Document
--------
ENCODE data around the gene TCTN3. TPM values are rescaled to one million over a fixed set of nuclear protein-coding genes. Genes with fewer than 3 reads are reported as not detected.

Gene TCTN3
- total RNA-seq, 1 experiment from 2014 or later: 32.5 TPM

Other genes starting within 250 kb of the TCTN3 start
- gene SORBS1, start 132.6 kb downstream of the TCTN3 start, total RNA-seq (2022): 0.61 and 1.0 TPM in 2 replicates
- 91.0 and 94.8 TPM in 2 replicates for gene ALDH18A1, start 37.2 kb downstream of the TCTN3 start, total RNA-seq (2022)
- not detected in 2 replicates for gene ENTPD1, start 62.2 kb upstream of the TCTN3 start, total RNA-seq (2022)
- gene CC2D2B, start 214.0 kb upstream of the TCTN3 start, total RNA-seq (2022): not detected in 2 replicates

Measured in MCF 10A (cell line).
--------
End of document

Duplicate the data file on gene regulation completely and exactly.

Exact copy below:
ENCODE data around the gene TCTN3. TPM values are rescaled to one million over a fixed set of nuclear protein-coding genes. Genes with fewer than 3 reads are reported as not detected.

Gene TCTN3
- total RNA-seq, 1 experiment from 2014 or later: 32.5 TPM

Other genes starting within 250 kb of the TCTN3 start
- gene SORBS1, start 132.6 kb downstream of the TCTN3 start, total RNA-seq (2022): 0.61 and 1.0 TPM in 2 replicates
- 91.0 and 94.8 TPM in 2 replicates for gene ALDH18A1, start 37.2 kb downstream of the TCTN3 start, total RNA-seq (2022)
- not detected in 2 replicates for gene ENTPD1, start 62.2 kb upstream of the TCTN3 start, total RNA-seq (2022)
- gene CC2D2B, start 214.0 kb upstream of the TCTN3 start, total RNA-seq (2022): not detected in 2 replicates

Measured in MCF 10A (cell line).